“For us we’re lucky we have a few incentives that will absorb the costs,” says Brooklyn SolarWorks’ Ludwig.  “I would love nothing more than strong domestic manufacturing but this has been too heavy handed and counterintuitive on how to build a business.” He goes on to describe how the tariff will weaken growth in the services sector.

“The reality is all the jobs I’m seeing created are in installation, marketing, electrical work, project management, construction work and those not necessarily employed in the making of solar panels. It’s a false assumption that it’s going to create more solar manufacturing jobs. The reality is that 2 companies want to move to the U.S.”

Those two companies, SolarWorld Americas and Suniva, were the key petitioners to the International Trade Commission and their ruling which culminated in the tariff. Industry forecasts estimate that Oregon, the home state of trade case petitioner SolarWorld Americas, will be the eighth most affected solar market in the country as a result of the tariff in terms of lost jobs and productivity. Suniva's home state of Georgia, will be the fourth most affected. Also notable, SolarWorld Americas happens to be a subsidiary of German parent SolarWorld AG and Suniva is majority-owned by the Chinese further blurring the lines between what really constitutes an import in today’s energy economy.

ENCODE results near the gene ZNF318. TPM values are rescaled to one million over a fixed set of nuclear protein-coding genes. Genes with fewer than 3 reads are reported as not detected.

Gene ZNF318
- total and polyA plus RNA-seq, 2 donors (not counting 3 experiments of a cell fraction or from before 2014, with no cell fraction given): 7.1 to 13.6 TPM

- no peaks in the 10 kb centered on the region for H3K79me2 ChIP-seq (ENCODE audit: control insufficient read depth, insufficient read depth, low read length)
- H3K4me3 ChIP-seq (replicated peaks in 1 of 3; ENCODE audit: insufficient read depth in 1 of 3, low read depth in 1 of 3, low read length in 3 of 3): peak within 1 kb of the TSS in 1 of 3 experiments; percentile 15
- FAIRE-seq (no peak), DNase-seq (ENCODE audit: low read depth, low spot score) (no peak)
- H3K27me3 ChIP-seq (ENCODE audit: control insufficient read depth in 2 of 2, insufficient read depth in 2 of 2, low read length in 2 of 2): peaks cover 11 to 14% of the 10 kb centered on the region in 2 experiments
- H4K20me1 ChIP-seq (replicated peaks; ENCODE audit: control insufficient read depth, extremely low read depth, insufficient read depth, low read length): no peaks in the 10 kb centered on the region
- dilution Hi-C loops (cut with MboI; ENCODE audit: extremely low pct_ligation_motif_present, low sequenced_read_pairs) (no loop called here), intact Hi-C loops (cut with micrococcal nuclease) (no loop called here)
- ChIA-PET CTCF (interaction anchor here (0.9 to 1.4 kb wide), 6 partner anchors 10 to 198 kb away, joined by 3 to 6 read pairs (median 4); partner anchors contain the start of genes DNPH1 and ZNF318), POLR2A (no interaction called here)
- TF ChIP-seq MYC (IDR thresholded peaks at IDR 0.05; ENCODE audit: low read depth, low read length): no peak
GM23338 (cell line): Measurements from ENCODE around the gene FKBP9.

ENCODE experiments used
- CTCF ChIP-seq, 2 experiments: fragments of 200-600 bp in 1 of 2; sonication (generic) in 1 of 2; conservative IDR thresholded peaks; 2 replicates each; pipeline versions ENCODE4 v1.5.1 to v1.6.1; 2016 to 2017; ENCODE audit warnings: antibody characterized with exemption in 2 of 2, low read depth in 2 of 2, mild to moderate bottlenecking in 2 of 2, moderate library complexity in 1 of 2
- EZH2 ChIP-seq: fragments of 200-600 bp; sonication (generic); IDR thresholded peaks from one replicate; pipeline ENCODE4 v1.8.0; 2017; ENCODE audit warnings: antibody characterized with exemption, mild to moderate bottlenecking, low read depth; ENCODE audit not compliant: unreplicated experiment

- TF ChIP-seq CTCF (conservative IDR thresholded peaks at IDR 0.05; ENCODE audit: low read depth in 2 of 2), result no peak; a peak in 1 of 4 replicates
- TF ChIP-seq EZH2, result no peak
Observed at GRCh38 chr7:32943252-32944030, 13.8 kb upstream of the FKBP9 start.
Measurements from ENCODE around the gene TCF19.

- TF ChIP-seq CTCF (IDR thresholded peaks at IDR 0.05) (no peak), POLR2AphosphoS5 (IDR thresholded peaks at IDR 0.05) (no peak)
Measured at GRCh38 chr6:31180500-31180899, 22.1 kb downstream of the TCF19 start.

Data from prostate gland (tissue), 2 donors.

Ludwig’s overall concerns about the tariff are shared by many in the industry, particularly smaller installers, who like Brooklyn SolarWorks are driving the majority of residential projects in the U.S.  5 – 20 person solar integrators are also the most likely to feel the brunt of the tariff’s effect on the residential sector as it’s more difficult to absorb the additional costs and engage in arbitrage to mitigate the financial impacts.

To cope with these market uncertainties, Brooklyn SolarWorks made some strategic solar panel inventory purchases before the tariff kicked in and will be working with online lender Kabbage on future financing deals.  

 

With all the predicted downstream chaos on the services side, can the tariff turn things around for Suniva, SolarWorld and others in the manufacturing space?  Over the last five years, almost 30 U.S. solar manufacturers have closed according to testimony from Suniva VP Matt Card during the final public hearing on the section 201 trade case. But alternatives to an outright tariff could produce a better outcome without derailing the services sector. Import license fees (ILFs) were recommended by the SEIA during the hearing with a proposal to collect $833 million in ILF revenues over the next four years. Some estimates are that license fee revenues would reach solar manufacturers within three months while it could take more than a year for companies to see financial benefits from tariffs according to Sunrun co-founder Ed Fenster. 

A four year tariff term is likely not long enough to rebuild the industry without additional tariffs and more government intervention. Instead, there should be a greater focus on advanced R&D and tax incentives to drive the investment needed to bring more domestic manufacturers into the game. Job training shouldn’t be an afterthought either and there should be efforts made to transition workers from lower growth energy sectors like coal to advanced renewable manufacturing including solar.

“This is a great opportunity for us to get behind solar in a major way. China has done that, here we are slapping yet another tariff on them,” says Ludwig.  “Instead of tariffs on panels we should be incentivizing more growth here. We should be aggressively investing and making this a national pillar. We should help incentivize more solar.”